The (Anti)fragility of Work

I have been drawing a kind of spiritual strength from Nassim Taleb’s Antifragile. Taleb’s technical interest is the relationship between volatility and non-linearity. His philosophical interest is in the nature of randomness. His domains of interest are finance, philosophy, medicine, technological growth – basically things subject to convexity effects.

Work (by which I mean the system of industrial employment, and the systems built on that model) is fragile. In trying to be ‘future’-ready (in skills, in graduates, and otherwise), are we not actually fragilizing our system even further?

More pressingly, what is the arbitrage here?

What is the best signal of truly valuable work? The classics are money and mobility, but not everyone (not every single working-age citizen, not every single graduate) will be able to get a large-enough share of these for signalling purposes; money and mobility work as signals because they allow relative discrimination.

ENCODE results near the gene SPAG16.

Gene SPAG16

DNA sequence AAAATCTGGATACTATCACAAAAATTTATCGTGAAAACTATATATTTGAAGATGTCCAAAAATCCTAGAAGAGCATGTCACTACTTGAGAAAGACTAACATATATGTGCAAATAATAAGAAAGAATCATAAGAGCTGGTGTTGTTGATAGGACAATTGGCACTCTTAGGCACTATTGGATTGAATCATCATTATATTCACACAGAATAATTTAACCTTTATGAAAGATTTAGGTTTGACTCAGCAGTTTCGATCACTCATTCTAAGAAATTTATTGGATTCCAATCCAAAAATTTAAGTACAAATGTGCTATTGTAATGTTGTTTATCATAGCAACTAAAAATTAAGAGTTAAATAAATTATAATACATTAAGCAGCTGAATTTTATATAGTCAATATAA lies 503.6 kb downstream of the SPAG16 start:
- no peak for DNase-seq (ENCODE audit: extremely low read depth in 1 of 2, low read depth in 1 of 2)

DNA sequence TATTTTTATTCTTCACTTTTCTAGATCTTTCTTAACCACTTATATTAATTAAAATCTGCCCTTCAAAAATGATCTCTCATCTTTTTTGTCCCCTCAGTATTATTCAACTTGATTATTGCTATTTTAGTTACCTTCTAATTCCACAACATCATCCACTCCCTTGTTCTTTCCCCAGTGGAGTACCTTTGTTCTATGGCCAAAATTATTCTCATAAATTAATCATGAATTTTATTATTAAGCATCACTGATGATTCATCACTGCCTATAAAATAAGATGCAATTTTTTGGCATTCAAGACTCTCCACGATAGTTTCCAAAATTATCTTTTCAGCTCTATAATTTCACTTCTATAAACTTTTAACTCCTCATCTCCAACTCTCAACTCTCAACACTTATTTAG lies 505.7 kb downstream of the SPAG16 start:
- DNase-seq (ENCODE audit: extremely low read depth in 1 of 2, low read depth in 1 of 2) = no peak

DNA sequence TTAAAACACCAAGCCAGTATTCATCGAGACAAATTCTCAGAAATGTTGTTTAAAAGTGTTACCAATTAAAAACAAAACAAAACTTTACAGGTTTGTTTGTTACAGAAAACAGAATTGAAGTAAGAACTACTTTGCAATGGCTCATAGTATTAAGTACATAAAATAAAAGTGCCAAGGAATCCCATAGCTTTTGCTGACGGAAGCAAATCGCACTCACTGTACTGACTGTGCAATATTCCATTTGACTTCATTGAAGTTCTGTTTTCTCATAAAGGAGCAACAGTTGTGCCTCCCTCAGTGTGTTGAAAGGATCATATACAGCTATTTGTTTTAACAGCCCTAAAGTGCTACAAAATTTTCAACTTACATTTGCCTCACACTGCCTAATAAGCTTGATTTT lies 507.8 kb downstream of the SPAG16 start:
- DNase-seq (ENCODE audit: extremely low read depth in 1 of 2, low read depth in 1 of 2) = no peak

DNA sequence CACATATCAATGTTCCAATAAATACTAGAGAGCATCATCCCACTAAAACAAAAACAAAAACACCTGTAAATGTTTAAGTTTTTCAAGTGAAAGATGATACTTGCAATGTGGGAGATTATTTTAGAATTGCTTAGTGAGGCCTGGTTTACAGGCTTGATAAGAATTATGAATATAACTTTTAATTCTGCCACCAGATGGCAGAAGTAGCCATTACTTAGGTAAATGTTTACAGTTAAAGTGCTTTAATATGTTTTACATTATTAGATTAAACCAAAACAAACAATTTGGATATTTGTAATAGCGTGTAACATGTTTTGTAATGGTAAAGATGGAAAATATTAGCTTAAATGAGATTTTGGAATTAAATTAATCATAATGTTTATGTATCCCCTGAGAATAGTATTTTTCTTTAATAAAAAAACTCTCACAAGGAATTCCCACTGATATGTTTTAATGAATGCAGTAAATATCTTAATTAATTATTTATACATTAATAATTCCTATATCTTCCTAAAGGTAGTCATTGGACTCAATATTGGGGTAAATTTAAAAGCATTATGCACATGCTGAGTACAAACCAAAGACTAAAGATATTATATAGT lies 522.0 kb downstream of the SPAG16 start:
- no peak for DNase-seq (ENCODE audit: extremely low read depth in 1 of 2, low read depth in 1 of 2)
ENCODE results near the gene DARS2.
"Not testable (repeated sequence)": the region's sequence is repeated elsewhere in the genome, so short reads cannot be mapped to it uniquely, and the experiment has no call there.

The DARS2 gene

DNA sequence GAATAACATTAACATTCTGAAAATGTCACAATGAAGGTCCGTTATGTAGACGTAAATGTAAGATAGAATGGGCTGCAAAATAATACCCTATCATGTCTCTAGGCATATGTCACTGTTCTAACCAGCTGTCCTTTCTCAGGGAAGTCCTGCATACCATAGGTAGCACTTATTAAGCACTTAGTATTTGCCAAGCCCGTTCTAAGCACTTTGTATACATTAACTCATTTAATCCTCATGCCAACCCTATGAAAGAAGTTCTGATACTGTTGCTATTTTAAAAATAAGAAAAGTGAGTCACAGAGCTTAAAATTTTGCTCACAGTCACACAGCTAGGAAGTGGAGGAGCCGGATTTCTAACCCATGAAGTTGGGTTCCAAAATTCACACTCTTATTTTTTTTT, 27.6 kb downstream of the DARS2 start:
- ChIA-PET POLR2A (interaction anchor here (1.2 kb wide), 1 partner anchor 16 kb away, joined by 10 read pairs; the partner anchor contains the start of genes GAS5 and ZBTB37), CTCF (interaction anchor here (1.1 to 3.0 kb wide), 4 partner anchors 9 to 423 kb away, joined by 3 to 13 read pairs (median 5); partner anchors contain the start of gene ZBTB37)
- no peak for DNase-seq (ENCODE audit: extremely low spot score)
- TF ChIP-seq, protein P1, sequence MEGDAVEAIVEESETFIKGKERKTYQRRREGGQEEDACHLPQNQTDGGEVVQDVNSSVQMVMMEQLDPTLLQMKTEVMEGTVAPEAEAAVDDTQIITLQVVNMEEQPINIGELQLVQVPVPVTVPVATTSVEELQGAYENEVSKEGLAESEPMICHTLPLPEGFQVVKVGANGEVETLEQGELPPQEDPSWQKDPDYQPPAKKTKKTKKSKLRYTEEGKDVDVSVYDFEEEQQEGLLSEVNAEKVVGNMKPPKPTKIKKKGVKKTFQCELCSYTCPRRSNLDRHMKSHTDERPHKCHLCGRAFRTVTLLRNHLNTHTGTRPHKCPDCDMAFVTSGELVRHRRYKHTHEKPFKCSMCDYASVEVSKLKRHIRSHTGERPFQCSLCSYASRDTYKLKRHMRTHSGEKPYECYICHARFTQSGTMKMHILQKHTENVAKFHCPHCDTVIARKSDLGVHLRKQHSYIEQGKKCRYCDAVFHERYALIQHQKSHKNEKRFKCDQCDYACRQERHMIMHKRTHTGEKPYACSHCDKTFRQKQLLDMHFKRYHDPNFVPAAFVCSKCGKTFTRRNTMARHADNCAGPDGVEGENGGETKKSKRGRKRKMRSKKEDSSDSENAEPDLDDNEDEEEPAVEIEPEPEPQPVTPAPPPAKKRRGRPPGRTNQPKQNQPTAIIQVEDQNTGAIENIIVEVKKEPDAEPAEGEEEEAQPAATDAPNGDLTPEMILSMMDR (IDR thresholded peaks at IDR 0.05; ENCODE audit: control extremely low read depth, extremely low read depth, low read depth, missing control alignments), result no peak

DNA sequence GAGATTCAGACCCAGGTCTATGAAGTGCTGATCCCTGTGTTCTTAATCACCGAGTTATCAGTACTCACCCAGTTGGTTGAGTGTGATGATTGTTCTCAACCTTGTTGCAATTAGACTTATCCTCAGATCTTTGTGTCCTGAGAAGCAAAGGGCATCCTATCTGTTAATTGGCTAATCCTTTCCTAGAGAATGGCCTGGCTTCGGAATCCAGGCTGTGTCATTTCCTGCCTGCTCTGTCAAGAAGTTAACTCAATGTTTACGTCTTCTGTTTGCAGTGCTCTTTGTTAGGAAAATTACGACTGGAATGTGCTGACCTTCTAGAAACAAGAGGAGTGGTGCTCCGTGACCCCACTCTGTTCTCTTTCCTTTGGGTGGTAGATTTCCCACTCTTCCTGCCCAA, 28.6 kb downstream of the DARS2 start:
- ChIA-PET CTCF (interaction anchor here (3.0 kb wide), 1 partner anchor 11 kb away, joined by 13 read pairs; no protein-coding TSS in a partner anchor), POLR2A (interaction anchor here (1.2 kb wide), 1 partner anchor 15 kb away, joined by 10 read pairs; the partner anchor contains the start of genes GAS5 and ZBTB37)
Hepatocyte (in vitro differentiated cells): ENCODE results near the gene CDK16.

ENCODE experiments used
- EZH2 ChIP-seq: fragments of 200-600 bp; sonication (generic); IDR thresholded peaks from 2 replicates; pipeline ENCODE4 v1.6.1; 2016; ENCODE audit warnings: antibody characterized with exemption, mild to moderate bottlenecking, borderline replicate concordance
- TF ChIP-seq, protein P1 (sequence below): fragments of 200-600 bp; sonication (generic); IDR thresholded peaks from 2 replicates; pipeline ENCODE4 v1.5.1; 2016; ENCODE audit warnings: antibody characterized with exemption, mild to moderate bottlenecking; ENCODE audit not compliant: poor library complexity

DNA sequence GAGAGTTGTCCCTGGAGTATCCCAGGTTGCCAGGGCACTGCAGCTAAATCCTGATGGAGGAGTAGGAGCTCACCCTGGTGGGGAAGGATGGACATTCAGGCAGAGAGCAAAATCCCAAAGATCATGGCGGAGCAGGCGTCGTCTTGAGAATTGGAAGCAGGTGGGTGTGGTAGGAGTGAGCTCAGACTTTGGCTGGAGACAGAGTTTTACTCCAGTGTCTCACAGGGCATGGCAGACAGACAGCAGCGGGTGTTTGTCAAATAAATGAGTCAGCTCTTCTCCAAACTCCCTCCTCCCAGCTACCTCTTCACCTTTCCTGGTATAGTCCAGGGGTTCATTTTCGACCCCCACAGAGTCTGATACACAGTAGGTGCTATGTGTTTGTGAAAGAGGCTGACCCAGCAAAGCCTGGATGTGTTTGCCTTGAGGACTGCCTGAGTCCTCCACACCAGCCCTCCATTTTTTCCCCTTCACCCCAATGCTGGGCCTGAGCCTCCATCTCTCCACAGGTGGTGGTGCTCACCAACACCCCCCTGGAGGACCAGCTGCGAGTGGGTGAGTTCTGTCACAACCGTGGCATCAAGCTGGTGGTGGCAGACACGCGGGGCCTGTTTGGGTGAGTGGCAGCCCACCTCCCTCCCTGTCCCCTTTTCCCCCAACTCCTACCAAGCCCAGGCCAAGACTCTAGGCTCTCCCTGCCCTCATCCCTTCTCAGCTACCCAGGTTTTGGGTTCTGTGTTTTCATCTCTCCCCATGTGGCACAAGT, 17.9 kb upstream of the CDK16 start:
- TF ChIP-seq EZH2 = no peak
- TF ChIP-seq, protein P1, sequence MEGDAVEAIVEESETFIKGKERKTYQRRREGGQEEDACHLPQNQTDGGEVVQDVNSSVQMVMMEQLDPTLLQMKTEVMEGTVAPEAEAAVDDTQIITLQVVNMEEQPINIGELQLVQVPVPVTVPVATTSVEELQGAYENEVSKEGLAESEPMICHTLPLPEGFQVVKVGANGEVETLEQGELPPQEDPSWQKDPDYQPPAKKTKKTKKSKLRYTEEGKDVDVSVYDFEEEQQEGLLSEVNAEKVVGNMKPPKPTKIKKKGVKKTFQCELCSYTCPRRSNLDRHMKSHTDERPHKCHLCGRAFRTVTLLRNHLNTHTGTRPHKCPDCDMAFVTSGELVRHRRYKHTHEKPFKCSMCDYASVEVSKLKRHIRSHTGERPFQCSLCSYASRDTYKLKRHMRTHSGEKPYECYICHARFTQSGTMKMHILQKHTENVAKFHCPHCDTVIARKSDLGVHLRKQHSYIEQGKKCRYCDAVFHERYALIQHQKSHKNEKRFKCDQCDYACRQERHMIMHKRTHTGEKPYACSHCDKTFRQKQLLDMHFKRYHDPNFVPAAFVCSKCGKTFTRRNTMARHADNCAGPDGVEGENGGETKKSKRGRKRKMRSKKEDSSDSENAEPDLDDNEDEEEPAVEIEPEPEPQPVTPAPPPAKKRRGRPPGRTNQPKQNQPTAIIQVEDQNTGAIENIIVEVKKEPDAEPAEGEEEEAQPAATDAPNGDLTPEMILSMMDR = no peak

I’ve tended to believe in product, but the first system I experienced was thoroughly impaired at validating quality.

(A tangential realization is that, w.r.t. the problem of the value of work, the ability to recognize good work makes an organization or a society antifragile. Anything that undermines this, e.g. a mania for ‘future’-readiness, fragilizes the system.)

I’ve taken stochastic turns, and they’ve led some interesting places; strength and courage.